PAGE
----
Air Pollution Affects Your Eyes, Here’s How
Constant exposure to the air means that our eyes are impacted by air pollution. Here’s how to keep them protected.
We know that air pollution is bad news. Prolonged exposure can lead to respiratory issues, asthma attacks, and even cardiovascular disease. Unfortunately, air pollution can also affect your eyes.
Because our eyes are always exposed to the environment around us, they come into contact with the various allergens, chemicals, and pollutants present in the air. Air pollution levels are on the rise globally, and negative symptoms, from dry eyes and blurry vision, to allergic conjunctivitis and sensitivity to light, are becoming more prevalent.
Here are a few of the most common forms of air pollution and what you can do to help keep your eyes healthy.
How Types of Air Pollution Affect the Eye
Common forms of air pollution include smoke from forest fires, high ozone levels, and daily urban pollution. Each case has the potential to damage the health of your eyes.
Smoke from forest and bushfires often contain dust, chemicals like carbon monoxide and nitrogen oxides, as well as particulates called PM10 and PM2.5, which are small enough to enter deep into the lungs and bloodstream. The fumes and chemicals can also dissolve into the tears that coat the eye, causing irritation or inflammation.
Ozone is a clear, odorless gas found in the upper atmosphere and helps to keep us protected from UV radiation. However, it is also one of the primary ingredients in urban smog. Smog is especially of concern in the summer months when the sunlight and hot weather create harmful concentrations of ozone. These pockets can lead to chronic eye irritation or inflammation.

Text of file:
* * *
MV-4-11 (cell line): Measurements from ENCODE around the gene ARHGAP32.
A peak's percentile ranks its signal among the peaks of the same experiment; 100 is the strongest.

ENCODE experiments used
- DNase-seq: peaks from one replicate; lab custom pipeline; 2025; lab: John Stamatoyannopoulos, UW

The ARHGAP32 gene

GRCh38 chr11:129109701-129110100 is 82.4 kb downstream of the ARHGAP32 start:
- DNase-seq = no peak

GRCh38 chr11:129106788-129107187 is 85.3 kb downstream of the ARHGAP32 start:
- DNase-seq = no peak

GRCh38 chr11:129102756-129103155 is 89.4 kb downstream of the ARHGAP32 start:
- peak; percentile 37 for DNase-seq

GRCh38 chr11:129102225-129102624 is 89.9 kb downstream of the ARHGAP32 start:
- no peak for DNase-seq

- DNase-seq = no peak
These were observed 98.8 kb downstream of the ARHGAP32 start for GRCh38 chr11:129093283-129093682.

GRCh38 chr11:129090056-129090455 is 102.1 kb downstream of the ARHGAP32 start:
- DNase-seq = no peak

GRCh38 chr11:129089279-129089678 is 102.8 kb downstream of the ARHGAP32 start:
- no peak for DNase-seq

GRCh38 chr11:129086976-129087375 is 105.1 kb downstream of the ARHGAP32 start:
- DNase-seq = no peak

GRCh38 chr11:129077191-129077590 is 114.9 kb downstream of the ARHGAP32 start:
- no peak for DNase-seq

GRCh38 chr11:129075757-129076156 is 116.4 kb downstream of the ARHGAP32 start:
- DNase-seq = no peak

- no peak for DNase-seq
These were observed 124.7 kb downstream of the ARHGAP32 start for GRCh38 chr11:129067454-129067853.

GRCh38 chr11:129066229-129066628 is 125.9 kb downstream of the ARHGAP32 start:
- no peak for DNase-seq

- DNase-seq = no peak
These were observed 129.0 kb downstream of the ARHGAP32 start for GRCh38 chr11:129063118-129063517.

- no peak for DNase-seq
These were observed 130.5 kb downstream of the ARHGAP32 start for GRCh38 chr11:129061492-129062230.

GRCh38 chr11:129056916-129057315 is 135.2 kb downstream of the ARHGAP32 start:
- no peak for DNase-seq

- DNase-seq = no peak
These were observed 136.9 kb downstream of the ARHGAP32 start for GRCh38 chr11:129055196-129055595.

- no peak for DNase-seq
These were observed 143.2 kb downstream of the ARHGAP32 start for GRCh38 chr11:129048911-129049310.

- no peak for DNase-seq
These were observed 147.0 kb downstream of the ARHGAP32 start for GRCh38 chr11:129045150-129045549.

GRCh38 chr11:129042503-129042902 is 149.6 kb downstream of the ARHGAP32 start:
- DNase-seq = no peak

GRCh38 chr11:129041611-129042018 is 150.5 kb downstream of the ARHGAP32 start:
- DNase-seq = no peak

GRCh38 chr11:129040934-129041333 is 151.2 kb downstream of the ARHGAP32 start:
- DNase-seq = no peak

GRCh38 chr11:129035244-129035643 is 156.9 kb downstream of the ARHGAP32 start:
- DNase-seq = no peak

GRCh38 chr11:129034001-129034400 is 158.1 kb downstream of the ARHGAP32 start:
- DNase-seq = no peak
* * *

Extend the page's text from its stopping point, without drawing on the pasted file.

Several international studies have found links between high levels of air pollution in urban areas and higher occurrences of dry eye, conjunctivitis, and eye infections. Particulates can be especially damaging for people who already experience similar symptoms. Increased levels of nitrogen dioxide can also cause eye irritation, coughing, and nosebleeds.
The best way to protect your eyes from pollutants is to stay indoors when air quality is poor. Sunglasses can help some, but they won’t do much to prevent the particulates from reaching your eyes. If your eyes become irritated, you can flush them with over-the-counter lubricating drops, a sterile saline solution, or bottled water. If you wear contact lenses and experience discomfort, your doctor might suggest switching to dailies to avoid any irritant build-ups from occurring.
Remember that preventing harm to your eyes is important, as high levels of air pollution could increase the risk of serious conditions like age-related macular degeneration and glaucoma.
Other Ways to Protect Your Eyes
As you prepare for the warmer months, here are a few other tips for when pollution is high:
- Always avoid rubbing your eyes, as this will make the irritation worse.
- Wash your eyes with clean, running water morning and night.
- Avoid contacts and eye makeup if your eyes feel itchy or sore.
- If your eyes feel irritated, apply a cool compress to help keep inflammation down.
- Avoid using screen devices like computers and phones for extended periods.
- Make sure you’re getting enough rest.
If you want to learn more about how to protect your eyes from harmful pollutants and chemicals, get in touch with our team of expertly trained specialists at Kleiman Evangelista Eye Centers. We offer treatment options including LASIK, which will help keep your vision clear and sharp for years to come.
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